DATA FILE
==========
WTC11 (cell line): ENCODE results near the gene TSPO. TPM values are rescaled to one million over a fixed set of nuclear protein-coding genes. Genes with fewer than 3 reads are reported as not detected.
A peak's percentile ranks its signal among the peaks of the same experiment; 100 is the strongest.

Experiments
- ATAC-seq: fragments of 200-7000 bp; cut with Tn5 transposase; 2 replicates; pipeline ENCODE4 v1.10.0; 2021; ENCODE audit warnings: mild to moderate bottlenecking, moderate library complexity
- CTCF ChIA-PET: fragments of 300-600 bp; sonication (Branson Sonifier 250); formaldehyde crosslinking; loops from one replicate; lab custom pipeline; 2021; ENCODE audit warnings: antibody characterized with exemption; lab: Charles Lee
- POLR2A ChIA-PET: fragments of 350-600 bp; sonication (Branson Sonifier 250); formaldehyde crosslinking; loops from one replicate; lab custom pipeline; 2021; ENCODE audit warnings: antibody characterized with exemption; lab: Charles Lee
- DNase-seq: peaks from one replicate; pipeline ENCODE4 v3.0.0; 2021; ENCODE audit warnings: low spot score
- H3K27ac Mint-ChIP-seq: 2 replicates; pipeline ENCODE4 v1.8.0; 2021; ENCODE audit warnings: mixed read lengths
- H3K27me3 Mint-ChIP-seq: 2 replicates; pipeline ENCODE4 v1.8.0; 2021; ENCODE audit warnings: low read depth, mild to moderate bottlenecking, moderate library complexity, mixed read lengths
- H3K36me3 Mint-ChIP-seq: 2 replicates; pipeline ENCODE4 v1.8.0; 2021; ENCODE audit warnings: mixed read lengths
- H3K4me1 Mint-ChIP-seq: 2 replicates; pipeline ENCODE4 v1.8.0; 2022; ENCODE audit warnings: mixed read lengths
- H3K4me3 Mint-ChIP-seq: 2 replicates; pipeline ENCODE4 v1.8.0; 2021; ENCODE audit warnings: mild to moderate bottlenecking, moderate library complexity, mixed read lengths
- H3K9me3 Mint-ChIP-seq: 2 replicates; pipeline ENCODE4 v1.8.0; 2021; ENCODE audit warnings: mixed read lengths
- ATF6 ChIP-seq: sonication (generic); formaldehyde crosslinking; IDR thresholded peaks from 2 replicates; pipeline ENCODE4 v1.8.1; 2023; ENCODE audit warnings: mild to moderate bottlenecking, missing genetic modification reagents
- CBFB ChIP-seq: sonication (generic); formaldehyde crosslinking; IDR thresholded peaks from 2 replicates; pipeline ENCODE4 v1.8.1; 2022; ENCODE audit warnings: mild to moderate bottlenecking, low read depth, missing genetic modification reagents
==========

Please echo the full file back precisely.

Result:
WTC11 (cell line): ENCODE results near the gene TSPO. TPM values are rescaled to one million over a fixed set of nuclear protein-coding genes. Genes with fewer than 3 reads are reported as not detected.
A peak's percentile ranks its signal among the peaks of the same experiment; 100 is the strongest.

Experiments
- ATAC-seq: fragments of 200-7000 bp; cut with Tn5 transposase; 2 replicates; pipeline ENCODE4 v1.10.0; 2021; ENCODE audit warnings: mild to moderate bottlenecking, moderate library complexity
- CTCF ChIA-PET: fragments of 300-600 bp; sonication (Branson Sonifier 250); formaldehyde crosslinking; loops from one replicate; lab custom pipeline; 2021; ENCODE audit warnings: antibody characterized with exemption; lab: Charles Lee
- POLR2A ChIA-PET: fragments of 350-600 bp; sonication (Branson Sonifier 250); formaldehyde crosslinking; loops from one replicate; lab custom pipeline; 2021; ENCODE audit warnings: antibody characterized with exemption; lab: Charles Lee
- DNase-seq: peaks from one replicate; pipeline ENCODE4 v3.0.0; 2021; ENCODE audit warnings: low spot score
- H3K27ac Mint-ChIP-seq: 2 replicates; pipeline ENCODE4 v1.8.0; 2021; ENCODE audit warnings: mixed read lengths
- H3K27me3 Mint-ChIP-seq: 2 replicates; pipeline ENCODE4 v1.8.0; 2021; ENCODE audit warnings: low read depth, mild to moderate bottlenecking, moderate library complexity, mixed read lengths
- H3K36me3 Mint-ChIP-seq: 2 replicates; pipeline ENCODE4 v1.8.0; 2021; ENCODE audit warnings: mixed read lengths
- H3K4me1 Mint-ChIP-seq: 2 replicates; pipeline ENCODE4 v1.8.0; 2022; ENCODE audit warnings: mixed read lengths
- H3K4me3 Mint-ChIP-seq: 2 replicates; pipeline ENCODE4 v1.8.0; 2021; ENCODE audit warnings: mild to moderate bottlenecking, moderate library complexity, mixed read lengths
- H3K9me3 Mint-ChIP-seq: 2 replicates; pipeline ENCODE4 v1.8.0; 2021; ENCODE audit warnings: mixed read lengths
- ATF6 ChIP-seq: sonication (generic); formaldehyde crosslinking; IDR thresholded peaks from 2 replicates; pipeline ENCODE4 v1.8.1; 2023; ENCODE audit warnings: mild to moderate bottlenecking, missing genetic modification reagents
- CBFB ChIP-seq: sonication (generic); formaldehyde crosslinking; IDR thresholded peaks from 2 replicates; pipeline ENCODE4 v1.8.1; 2022; ENCODE audit warnings: mild to moderate bottlenecking, low read depth, missing genetic modification reagents